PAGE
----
Giving Away Christmas Trees to the Needy

Decorating trees for Christmas dates all the way back to the 15th century. It's a central part of the holiday celebration. In northern California, the Christmas tree is at the center of a new holiday tradition. CBS News correspondent John Blackstone reports on "The American Spirit Of Giving."



REDWOOD CITY, Calif. - When George Garrick opens his Christmas tree lot in Redwood City, California, the line already stretches down the street. Garrick isn't selling trees - he's giving them away to families in need.

Raul Valesquez, a father of four, said, "Oh my God. This is very important for my children."

"For a lot of these families to go and pay $60, $70 or $80 for a tree at a commercial lot - they just can't do it," Garrick said.

Rosa Contreras, who lined up more than an hour to get her tree said, "It's worth it, it's really worth it.

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For the Garrick family, the giveaway has become a Christmas tradition.

"It's definitely our high of the season," George's wife Lainie said. Their kids, William, Jonathan, and Victoria all pitch in.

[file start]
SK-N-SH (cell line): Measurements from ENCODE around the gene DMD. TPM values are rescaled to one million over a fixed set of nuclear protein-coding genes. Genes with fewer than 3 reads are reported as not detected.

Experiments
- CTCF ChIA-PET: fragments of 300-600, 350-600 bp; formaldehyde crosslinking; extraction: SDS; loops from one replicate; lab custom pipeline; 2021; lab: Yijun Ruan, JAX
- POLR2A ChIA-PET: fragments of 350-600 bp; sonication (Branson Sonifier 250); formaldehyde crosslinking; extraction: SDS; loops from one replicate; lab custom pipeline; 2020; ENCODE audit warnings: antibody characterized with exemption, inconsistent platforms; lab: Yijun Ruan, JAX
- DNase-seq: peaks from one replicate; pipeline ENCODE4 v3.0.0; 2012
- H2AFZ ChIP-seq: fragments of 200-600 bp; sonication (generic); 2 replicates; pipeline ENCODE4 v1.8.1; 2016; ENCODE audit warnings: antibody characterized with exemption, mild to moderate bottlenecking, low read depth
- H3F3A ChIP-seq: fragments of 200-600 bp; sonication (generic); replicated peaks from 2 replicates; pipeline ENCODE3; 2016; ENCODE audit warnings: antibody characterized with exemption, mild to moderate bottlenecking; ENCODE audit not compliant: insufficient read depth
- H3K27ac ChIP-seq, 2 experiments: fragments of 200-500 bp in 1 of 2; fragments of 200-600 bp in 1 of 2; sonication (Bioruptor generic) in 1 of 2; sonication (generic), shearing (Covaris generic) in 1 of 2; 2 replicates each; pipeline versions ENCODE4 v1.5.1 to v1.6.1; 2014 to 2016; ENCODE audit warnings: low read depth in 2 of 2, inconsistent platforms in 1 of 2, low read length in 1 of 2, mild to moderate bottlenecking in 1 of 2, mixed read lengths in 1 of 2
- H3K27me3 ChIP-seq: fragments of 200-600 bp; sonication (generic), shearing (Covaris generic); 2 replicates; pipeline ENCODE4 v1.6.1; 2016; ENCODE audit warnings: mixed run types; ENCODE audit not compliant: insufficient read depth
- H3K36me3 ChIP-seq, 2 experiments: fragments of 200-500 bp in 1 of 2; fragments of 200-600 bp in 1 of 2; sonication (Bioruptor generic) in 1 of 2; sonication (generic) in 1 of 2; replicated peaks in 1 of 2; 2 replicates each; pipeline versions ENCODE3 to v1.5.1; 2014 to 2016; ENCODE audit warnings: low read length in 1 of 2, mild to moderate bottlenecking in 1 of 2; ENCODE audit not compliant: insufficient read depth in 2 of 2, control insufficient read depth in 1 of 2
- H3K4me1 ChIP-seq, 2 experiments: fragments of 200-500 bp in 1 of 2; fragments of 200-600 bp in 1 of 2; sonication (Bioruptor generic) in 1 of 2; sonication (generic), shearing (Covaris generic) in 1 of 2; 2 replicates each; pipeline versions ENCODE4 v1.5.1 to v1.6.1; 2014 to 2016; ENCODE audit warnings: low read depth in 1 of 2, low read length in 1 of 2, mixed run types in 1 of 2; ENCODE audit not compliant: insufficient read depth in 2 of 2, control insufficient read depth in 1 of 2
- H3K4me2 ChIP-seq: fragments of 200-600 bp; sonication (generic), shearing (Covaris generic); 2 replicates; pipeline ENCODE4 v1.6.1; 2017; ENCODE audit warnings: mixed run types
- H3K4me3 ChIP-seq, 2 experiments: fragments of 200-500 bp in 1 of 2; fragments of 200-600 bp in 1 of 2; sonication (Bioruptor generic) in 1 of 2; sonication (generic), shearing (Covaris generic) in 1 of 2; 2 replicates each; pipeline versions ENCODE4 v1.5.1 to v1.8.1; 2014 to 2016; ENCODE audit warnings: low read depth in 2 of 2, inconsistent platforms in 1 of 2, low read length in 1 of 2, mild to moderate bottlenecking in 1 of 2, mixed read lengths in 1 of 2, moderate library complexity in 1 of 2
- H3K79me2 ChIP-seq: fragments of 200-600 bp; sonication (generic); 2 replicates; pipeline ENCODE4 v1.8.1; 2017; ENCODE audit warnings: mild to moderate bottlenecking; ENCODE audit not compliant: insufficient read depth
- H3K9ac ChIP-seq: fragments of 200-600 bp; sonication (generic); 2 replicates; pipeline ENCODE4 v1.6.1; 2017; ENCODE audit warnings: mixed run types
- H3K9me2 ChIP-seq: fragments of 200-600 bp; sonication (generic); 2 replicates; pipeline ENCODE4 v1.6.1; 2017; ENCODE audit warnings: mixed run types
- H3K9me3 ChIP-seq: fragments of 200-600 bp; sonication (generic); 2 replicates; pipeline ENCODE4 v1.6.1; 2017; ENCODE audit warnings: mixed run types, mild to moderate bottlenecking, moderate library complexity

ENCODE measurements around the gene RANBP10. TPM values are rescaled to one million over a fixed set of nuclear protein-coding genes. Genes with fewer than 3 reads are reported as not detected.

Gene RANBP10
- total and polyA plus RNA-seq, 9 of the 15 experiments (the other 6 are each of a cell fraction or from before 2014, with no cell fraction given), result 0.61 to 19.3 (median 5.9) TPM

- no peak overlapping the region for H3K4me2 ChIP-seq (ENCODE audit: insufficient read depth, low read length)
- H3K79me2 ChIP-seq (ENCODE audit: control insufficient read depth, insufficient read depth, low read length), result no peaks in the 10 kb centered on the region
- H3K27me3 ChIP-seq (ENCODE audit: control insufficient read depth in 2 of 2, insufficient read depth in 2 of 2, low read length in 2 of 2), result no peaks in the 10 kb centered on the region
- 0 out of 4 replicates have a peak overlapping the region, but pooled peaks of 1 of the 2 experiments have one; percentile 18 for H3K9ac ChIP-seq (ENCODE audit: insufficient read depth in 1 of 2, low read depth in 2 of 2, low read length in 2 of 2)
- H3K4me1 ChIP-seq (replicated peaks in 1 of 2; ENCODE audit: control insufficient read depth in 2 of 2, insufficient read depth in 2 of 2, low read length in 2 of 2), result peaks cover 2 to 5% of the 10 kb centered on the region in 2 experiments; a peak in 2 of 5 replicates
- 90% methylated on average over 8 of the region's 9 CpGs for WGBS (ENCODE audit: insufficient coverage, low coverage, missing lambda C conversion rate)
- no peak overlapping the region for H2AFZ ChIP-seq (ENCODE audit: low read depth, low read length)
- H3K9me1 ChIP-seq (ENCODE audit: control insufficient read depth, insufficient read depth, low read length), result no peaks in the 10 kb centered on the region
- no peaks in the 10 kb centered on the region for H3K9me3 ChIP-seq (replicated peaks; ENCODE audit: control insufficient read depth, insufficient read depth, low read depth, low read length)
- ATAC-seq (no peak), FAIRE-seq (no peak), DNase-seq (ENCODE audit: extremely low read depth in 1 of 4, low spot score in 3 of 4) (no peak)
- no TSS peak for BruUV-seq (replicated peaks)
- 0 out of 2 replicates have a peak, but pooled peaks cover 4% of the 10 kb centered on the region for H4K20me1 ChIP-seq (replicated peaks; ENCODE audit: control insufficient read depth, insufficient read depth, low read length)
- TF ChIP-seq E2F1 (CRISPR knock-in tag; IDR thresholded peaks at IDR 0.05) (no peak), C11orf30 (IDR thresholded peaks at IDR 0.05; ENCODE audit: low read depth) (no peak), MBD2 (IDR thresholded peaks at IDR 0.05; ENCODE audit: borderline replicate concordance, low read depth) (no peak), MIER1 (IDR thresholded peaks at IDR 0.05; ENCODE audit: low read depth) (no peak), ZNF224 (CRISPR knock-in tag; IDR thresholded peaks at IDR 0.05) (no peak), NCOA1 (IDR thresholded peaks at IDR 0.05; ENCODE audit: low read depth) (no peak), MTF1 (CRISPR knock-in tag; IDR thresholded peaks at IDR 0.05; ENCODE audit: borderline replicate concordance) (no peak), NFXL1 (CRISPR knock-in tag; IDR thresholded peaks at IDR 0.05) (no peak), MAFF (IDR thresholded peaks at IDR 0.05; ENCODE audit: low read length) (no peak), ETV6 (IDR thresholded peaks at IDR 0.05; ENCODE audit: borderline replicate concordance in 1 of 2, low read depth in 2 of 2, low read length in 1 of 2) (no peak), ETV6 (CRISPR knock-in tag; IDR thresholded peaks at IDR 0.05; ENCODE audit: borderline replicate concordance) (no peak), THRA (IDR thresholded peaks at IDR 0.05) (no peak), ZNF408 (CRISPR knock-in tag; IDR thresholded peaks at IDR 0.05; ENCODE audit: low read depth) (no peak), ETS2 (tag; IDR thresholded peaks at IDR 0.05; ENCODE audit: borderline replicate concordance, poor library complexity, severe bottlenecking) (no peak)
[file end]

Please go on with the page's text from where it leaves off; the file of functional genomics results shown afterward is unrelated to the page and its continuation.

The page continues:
"The best is the smell of Christmas trees," Victoria sait. "It's like the smell of Christmas."

What the Garrick's call "Trees of Joy" started three years ago after they heard of one family in town who couldn't afford a tree. Now they give away 500 trees.

"We do the trees, we do the ornaments, we do the stands, we do the hooks," Lainie said. "We have to make sure they go home with it all decorated."

To make sure the trees go to deserving homes, the Garrick's get help from Teri Chin, who runs the city's support programs for low-income families.

"I think it's a wonderful gift," Chin said. "It's a wonderful gift."

George, an Internet CEO says he spends $30,000 on the giveaway and gets it all back in smiles.

  • John Blackstone

    From his base in San Francisco, CBS News correspondent John Blackstone covers breaking stories throughout the West. That often means he is on the scene of wildfires, earthquakes, floods, hurricanes and rumbling volcanoes. He also reports on the high-tech industry in Silicon Valley and on social and economic trends that frequently begin in the West.

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